Franklin Square Park in Washington, D.C., where Dr. Charles Townes, while sitting on a bench in the square, first conceived of the idea that led to the invention of the MASER and LASER, discoveries that transformed our lives.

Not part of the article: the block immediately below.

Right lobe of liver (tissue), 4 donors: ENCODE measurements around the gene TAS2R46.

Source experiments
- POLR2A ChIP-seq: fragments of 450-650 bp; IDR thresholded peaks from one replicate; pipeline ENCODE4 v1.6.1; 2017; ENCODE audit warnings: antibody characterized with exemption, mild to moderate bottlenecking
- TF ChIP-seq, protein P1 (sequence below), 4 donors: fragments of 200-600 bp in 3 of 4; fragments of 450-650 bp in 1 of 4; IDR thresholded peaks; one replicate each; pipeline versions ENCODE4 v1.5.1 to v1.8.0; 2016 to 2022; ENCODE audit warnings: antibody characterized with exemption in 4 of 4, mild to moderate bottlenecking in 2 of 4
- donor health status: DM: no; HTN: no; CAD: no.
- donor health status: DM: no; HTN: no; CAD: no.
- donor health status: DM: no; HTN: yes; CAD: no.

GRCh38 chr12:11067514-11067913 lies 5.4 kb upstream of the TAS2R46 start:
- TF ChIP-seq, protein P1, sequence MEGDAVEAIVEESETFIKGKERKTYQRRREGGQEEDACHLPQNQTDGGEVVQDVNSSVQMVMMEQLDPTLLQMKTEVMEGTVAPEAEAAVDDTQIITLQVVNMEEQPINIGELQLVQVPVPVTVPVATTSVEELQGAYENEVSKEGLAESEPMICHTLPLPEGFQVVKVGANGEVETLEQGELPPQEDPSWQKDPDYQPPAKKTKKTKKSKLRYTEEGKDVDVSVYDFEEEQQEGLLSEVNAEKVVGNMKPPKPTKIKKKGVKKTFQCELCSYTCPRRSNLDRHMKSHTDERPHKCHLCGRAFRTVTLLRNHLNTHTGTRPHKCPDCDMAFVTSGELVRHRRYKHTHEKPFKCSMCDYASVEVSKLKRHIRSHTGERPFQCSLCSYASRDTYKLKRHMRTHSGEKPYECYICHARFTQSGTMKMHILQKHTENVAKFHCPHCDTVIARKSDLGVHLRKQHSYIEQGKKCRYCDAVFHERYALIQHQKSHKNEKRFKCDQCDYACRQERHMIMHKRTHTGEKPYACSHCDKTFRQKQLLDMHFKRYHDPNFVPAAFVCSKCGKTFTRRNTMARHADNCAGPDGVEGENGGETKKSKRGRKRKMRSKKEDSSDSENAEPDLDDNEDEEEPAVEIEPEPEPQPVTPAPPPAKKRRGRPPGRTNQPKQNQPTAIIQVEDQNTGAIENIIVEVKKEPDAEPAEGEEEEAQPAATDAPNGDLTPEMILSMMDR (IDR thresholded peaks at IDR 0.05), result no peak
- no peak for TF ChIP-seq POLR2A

I happened to be chairman of the committee, and we had been meeting for a year, off and on, looking at various ideas and so on. I went down to Washington to meet with this group. It was in the spring, and I was in the hotel with my friend Arthur Schawlow, who was working with me at Columbia University. I woke up early in the morning, and I didn’t want to wake him, so I went outside in the park. It was a beautiful sunny day, and the azaleas were out, and I sat down on the bench, and was admiring the flowers, but also thinking about how we’re going to get this done at a meeting of this group later in the day. What really has been our trouble? We just haven’t been able to find the right answer. And I thought back and forth about our efforts, and the problems, and what was it that might be done. And I decided, well, somehow it has to be done with molecules, because part of the problem, if you make something small enough that it produced these very small waves, and do it with human hands and precisely enough, along with all the other requirements, was very difficult. So we should start with things which are already small, and made by nature for us in a very exact way. I thought through that path once before, as a matter of fact, and concluded that, well, there was a law of thermodynamics that says, yes, you can get some waves, but not very intense.